- Run in the cloud
- Use virtualization
Run in the CloudYou can have a Linux machine up and running in 5 minutes with Google Cloud Platform or DigitalOcean. The most time consuming part is entering your credit card information. Oh, did the mention of your credit card scare you more than repartitioning your hard drive? Well, don’t worry. All of the major cloud providers offer a free trial. You still have to enter your credit card information, but you won’t be charged unless you continue after the trial period is over or you use an outrageous amount of resources. The three biggest players are Amazon, Microsoft, and Google. I tried all of them plus one fast-growing new player (DigitalOcean). Here are the four providers, in order of easiest to most difficult to set up:
After filling out your contact and billing information, you just need to specify a few details about the Linux machine you want to run and then start it up. To access the machine, you just select “Open in browser window” and a terminal window will pop up. You don’t even need to log in. Google’s trial period lasts for two months and gives you $300 in credits.
This provider is much smaller than the others, but it is growing quickly. The user interface looks more like a consumer application, so it is simple to get started. Instead of offering a normal trial period, though, you can get $10 in credits by entering a promo code, such as DROPLET10. To maximize your credits, destroy your droplet (DigitalOcean’s term for a virtual machine) at the end of every session. Otherwise, you will use up some of your credits even when the droplet is turned off.
Microsoft used to have a reputation for lousy user interfaces, but Azure is quite nice. It asks more questions about the virtual machine you want than Google or DigitalOcean, but it is still fairly straightforward. The biggest difficulty is that it doesn’t give you browser-based access to the Linux machine. You have to install an SSH client, such as putty, to access it. Microsoft offers a one-month free trial with $200 in credits.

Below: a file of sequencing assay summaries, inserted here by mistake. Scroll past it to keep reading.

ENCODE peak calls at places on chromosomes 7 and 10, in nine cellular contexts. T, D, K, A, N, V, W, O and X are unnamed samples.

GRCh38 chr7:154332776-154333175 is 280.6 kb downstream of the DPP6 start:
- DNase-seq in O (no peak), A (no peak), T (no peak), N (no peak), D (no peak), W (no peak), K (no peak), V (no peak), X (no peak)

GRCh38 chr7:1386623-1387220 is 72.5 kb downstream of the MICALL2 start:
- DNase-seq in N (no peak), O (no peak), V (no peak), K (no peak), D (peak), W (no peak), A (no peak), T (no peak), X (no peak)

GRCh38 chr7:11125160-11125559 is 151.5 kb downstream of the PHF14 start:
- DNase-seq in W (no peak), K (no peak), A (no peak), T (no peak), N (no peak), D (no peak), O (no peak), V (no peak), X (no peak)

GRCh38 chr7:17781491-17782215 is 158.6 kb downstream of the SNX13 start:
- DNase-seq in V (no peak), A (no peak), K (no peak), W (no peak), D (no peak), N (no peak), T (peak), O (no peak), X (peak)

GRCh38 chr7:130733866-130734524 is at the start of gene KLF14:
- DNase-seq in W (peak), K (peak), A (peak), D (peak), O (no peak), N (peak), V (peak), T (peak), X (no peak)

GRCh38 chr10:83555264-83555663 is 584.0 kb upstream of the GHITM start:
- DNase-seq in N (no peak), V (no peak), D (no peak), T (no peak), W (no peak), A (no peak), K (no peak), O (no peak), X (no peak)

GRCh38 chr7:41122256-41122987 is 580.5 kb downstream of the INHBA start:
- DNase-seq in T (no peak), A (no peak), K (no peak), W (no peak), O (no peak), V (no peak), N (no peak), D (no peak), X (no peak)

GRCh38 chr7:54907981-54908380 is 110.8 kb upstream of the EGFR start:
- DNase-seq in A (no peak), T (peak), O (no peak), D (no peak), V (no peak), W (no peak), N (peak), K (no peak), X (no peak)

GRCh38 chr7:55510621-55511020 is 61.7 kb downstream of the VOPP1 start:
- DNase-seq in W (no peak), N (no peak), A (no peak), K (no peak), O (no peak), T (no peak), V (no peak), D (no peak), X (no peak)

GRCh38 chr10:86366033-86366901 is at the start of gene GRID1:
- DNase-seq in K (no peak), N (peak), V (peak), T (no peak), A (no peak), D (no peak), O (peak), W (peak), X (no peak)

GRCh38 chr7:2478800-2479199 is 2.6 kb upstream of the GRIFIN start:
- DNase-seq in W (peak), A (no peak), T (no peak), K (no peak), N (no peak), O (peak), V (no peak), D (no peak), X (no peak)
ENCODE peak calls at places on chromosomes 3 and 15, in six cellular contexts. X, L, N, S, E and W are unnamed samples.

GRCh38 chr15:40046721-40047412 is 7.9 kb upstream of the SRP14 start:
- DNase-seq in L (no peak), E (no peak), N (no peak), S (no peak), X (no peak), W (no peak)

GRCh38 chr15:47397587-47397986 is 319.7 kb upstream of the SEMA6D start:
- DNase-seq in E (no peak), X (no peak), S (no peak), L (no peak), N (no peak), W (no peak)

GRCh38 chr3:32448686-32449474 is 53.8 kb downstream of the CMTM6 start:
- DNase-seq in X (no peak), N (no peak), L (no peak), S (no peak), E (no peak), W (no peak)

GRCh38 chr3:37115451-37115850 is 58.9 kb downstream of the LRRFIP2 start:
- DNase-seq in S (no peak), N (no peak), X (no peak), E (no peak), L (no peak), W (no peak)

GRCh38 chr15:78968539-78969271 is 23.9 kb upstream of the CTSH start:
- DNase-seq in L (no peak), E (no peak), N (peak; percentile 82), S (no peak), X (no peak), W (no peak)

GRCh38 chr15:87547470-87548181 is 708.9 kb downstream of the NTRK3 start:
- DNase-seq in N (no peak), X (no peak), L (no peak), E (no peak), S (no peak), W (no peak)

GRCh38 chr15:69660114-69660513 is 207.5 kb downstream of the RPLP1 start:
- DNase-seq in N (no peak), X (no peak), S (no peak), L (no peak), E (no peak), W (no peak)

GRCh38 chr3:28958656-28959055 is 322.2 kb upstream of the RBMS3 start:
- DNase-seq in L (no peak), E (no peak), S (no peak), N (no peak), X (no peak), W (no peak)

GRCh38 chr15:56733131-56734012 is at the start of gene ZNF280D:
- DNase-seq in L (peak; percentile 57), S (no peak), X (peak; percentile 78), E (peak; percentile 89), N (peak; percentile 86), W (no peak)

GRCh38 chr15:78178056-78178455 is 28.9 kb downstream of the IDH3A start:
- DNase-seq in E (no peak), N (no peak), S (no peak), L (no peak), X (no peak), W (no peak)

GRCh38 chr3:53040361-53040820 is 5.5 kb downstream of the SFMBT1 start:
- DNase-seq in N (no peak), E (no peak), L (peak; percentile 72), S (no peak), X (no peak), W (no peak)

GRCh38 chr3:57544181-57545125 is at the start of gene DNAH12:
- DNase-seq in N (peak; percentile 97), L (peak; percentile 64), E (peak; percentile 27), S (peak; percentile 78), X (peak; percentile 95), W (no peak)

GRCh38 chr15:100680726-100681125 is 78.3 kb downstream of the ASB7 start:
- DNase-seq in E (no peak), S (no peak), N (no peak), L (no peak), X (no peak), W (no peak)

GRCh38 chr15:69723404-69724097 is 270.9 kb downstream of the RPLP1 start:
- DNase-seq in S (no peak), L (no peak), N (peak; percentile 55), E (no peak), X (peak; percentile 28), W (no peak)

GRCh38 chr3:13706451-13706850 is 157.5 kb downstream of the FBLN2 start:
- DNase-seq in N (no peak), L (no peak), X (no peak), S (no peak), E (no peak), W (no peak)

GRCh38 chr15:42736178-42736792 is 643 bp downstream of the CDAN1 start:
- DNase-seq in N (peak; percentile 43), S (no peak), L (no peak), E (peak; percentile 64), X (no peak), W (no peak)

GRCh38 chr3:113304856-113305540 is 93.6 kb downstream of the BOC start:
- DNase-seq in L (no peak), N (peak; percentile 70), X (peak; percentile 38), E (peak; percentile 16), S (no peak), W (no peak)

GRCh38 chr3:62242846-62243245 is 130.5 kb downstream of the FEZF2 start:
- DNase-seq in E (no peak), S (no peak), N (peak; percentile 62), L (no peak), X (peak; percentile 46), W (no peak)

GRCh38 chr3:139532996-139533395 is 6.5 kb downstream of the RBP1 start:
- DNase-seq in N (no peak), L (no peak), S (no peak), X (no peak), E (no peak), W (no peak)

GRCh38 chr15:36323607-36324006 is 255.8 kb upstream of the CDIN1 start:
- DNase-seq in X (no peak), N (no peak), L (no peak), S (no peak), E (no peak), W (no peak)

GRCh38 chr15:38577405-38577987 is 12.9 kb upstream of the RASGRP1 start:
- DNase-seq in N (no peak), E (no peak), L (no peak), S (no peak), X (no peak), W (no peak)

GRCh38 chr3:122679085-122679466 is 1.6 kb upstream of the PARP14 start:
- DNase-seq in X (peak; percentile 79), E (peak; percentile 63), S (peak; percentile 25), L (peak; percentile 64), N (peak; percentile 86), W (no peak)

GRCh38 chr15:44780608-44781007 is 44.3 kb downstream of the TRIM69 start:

You may be surprised to see Amazon at the bottom of the list, since it is by far the most successful cloud provider. If I were listing services in order of functionality, then AWS would definitely be at the top of the list. But we’re not trying to set up an enterprise infrastructure—we just want to run a Linux system for learning—so AWS is overkill. I was still surprised at how difficult it was to set up, though. Not only do you have to go through a complicated and confusing sequence of steps, but you need to use an SSH client and public key encryption to access your Linux machine (unless your browser supports Java). The only advantage to using AWS for learning is that it offers a one-year free trial. Note that you must choose a VM from the Free Tier or you will be charged.
Use VirtualizationIf you would rather not use a cloud service, then your best option is to use virtualization software. It has some major advantages over installing Linux directly on your computer:
- You install it like any other application. That is, you don’t need to install it from a DVD or a bootable USB drive. You just run the setup program.
- It allows you to run Linux at the same time as your existing operating system (i.e. Windows or Mac OS).
- You can even run different versions of Linux at the same time, such as CentOS and Ubuntu.
- VirtualBox: It’s free, it has a rich feature set, and it runs on both Windows and Mac OS.
- VMware Workstation Player: Although it’s free and it’s easier to use than VirtualBox, it is only available on Windows and it doesn’t have some nice features, such as snapshots.
- Hyper-V: It’s free and fully featured, but it only runs on higher-end versions of Windows, not on the Home edition.
- Parallels Desktop: It’s not free and it is only available on Mac OS.